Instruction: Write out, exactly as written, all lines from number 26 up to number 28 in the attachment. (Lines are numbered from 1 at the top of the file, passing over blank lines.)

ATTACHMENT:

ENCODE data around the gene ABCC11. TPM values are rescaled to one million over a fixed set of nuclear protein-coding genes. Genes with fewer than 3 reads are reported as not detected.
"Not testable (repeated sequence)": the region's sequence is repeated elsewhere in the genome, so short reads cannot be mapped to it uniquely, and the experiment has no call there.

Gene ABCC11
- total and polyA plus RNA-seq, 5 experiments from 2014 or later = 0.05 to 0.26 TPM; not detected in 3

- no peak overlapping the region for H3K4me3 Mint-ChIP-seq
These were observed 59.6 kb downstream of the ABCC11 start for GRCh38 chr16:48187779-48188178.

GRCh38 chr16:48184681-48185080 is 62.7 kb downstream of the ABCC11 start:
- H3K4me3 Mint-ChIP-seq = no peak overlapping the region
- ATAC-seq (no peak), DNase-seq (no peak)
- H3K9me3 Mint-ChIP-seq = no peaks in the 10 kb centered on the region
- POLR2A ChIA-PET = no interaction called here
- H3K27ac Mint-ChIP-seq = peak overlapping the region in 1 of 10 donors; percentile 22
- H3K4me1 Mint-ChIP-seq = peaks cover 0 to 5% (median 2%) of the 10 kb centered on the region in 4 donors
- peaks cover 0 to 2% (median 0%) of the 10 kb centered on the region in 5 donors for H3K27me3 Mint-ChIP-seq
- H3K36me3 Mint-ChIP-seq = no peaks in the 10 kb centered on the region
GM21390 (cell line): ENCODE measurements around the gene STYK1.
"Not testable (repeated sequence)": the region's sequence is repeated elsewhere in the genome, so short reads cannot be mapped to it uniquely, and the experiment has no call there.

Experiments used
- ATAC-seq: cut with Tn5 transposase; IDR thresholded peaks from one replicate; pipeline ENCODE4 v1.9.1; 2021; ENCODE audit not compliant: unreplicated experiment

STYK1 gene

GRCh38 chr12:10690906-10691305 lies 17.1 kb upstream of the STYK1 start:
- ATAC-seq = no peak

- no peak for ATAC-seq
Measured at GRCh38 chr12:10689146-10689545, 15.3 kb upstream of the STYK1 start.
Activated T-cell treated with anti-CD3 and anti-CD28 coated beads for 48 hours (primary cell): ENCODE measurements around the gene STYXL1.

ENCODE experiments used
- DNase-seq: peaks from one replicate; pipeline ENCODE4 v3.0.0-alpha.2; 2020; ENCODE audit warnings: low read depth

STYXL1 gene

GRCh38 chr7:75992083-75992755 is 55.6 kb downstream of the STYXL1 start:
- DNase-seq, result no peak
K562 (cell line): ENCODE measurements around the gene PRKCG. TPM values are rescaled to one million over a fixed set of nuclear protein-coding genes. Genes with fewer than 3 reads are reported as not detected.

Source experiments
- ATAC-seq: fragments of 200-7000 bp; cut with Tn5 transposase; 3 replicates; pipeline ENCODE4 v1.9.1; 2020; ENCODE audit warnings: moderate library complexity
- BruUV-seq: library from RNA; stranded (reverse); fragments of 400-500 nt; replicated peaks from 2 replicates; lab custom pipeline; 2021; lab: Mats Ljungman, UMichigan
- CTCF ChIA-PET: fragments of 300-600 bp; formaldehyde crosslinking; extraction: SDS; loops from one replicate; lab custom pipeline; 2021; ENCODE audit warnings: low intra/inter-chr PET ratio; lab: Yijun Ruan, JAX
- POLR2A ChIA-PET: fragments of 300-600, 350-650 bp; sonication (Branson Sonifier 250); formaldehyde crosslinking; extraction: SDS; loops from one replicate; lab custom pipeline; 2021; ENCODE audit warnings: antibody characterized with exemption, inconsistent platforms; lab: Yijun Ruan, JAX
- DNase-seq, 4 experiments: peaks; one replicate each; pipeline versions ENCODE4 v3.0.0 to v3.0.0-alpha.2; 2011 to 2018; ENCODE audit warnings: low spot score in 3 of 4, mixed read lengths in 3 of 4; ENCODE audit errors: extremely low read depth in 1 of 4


ENCODE experiments used
- DNase-seq: peaks from one replicate; pipeline ENCODE4 v3.0.0-alpha.2; 2020; ENCODE audit warnings: low read depth

STYXL1 gene